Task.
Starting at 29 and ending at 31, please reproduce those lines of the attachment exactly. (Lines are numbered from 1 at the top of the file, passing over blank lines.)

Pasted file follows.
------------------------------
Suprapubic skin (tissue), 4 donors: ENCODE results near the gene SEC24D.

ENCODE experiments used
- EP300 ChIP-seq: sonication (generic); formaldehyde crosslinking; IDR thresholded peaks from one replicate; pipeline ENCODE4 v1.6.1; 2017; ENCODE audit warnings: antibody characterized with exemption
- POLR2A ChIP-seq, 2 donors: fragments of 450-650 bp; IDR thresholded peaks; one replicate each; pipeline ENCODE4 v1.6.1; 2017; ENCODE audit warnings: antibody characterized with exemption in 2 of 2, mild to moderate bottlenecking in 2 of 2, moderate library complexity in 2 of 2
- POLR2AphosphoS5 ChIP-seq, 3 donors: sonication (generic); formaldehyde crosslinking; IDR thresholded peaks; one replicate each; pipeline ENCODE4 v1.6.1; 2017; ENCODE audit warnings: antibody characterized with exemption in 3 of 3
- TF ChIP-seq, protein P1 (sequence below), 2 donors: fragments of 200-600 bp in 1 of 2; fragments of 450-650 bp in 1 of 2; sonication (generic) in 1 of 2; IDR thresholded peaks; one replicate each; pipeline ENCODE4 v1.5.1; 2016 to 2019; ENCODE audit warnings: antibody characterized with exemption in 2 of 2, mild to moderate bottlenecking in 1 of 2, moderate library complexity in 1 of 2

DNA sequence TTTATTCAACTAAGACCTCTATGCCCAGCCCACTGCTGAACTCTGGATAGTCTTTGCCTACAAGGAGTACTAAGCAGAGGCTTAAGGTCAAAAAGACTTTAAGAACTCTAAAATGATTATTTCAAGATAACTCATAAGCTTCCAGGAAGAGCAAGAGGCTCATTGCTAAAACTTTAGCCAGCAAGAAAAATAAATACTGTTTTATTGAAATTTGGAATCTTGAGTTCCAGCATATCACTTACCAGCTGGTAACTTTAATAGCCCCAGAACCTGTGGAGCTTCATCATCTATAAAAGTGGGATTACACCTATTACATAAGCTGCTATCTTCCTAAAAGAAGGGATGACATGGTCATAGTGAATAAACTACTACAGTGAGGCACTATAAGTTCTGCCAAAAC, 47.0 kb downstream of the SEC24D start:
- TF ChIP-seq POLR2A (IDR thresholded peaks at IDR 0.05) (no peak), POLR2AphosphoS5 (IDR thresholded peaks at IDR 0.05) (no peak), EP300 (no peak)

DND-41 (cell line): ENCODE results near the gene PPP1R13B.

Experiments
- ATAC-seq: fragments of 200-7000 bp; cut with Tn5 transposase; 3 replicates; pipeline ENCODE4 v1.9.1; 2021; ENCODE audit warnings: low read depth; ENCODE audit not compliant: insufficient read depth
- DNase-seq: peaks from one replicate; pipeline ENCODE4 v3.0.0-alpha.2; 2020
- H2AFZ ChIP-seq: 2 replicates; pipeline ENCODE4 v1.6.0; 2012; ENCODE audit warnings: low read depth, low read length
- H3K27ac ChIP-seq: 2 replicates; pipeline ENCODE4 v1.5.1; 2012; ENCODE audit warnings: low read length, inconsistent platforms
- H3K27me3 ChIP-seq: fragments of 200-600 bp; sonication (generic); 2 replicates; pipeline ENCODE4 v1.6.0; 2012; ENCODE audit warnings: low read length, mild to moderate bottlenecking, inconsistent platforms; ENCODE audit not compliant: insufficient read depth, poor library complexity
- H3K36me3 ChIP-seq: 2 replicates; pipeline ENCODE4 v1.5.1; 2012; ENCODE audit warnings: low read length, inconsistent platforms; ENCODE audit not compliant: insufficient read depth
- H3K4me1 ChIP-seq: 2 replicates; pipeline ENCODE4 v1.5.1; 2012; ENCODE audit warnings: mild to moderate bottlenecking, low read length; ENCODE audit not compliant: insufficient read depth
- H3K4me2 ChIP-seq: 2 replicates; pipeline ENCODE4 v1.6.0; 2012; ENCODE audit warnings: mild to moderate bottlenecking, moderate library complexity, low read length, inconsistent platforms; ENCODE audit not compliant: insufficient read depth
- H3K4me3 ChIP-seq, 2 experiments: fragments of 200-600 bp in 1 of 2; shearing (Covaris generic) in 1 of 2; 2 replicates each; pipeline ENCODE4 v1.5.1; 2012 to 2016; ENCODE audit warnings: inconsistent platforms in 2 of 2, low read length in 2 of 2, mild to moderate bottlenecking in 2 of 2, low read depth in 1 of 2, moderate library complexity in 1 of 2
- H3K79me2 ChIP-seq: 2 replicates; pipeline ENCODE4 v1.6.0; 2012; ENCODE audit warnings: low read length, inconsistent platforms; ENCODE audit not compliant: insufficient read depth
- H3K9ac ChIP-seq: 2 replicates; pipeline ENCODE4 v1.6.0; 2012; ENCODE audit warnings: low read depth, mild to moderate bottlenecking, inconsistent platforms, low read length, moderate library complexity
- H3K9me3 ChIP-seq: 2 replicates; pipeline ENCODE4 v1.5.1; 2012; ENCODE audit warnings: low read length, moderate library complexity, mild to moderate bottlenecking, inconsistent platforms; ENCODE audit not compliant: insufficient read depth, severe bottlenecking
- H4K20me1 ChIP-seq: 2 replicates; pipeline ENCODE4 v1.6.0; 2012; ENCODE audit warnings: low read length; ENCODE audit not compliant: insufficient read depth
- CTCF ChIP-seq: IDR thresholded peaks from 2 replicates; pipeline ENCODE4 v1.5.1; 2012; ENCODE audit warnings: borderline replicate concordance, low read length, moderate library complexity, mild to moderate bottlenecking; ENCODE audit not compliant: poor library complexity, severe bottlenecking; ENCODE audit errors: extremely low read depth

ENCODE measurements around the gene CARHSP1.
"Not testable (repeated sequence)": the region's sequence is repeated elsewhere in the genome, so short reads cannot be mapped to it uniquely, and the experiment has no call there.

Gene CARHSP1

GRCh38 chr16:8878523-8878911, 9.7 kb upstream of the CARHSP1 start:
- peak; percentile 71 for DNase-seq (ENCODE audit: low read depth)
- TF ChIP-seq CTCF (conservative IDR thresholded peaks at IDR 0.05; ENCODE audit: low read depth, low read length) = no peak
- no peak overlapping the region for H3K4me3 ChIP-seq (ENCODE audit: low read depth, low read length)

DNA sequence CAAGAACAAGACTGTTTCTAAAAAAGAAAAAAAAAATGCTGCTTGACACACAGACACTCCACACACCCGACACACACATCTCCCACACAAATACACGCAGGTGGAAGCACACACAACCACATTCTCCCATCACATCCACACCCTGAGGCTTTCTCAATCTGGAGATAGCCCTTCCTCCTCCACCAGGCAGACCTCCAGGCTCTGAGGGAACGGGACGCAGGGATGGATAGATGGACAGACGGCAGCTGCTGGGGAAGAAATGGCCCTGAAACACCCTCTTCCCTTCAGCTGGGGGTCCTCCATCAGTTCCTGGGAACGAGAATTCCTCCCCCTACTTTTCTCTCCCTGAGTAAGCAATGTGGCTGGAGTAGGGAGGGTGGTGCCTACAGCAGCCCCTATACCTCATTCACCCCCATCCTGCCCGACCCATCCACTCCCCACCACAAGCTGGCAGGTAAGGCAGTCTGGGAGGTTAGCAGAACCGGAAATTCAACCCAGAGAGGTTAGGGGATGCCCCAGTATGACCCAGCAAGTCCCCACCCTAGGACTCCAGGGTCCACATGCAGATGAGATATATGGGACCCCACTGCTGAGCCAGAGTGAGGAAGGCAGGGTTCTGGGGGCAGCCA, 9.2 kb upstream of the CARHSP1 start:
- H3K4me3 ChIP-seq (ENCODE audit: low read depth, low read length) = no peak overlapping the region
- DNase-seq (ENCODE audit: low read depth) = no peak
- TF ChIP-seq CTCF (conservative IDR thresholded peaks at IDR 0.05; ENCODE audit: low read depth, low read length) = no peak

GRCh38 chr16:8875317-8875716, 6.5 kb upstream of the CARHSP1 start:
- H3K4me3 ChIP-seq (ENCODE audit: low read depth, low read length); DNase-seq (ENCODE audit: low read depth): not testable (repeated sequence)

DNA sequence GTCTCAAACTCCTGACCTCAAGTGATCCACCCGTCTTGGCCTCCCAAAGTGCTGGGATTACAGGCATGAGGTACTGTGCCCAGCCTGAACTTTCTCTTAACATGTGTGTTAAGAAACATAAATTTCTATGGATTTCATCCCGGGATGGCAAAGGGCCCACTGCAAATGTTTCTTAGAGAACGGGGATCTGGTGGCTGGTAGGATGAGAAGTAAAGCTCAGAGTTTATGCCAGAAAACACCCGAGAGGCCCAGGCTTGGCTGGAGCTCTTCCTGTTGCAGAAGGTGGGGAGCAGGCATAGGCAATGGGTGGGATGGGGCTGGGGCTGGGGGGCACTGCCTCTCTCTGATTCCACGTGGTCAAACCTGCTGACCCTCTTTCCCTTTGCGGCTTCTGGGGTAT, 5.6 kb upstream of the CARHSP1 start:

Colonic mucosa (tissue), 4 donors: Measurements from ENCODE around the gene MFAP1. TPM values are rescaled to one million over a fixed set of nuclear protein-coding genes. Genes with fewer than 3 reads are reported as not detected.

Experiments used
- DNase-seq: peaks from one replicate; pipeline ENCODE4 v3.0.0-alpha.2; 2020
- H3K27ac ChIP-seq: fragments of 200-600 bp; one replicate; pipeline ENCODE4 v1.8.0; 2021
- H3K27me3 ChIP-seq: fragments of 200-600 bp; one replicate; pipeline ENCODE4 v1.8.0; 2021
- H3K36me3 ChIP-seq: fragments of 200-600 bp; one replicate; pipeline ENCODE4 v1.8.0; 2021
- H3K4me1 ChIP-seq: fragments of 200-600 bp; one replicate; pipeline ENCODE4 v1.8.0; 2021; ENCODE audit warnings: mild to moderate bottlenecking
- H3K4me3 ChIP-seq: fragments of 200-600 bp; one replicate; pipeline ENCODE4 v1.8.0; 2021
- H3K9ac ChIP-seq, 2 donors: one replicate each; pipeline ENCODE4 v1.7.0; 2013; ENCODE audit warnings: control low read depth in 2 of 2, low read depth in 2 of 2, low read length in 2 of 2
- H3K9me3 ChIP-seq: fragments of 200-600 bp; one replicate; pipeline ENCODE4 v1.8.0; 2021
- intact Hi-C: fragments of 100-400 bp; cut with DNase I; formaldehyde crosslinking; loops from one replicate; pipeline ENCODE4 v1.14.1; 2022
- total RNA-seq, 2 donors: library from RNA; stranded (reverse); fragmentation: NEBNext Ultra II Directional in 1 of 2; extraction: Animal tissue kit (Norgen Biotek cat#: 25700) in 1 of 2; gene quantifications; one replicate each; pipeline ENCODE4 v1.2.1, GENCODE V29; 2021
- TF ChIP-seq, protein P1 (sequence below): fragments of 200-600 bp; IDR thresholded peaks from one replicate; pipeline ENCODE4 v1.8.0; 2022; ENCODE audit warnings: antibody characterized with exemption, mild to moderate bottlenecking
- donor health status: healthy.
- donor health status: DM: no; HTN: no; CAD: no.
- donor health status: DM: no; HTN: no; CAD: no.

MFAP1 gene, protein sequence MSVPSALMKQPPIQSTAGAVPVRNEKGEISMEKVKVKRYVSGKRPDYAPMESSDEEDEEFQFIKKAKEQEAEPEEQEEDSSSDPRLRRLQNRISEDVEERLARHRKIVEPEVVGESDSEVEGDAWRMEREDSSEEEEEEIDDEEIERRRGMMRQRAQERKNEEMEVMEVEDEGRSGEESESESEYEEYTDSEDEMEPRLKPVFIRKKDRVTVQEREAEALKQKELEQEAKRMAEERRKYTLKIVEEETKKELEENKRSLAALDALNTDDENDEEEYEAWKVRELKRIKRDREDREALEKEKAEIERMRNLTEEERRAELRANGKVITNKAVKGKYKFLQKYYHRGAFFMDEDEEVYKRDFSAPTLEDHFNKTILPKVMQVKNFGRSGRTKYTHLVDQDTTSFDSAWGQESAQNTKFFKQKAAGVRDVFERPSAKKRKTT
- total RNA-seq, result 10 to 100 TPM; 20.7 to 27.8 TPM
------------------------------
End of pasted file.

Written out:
- peak; percentile 71 for DNase-seq (ENCODE audit: low read depth)
- TF ChIP-seq CTCF (conservative IDR thresholded peaks at IDR 0.05; ENCODE audit: low read depth, low read length) = no peak
- no peak overlapping the region for H3K4me3 ChIP-seq (ENCODE audit: low read depth, low read length)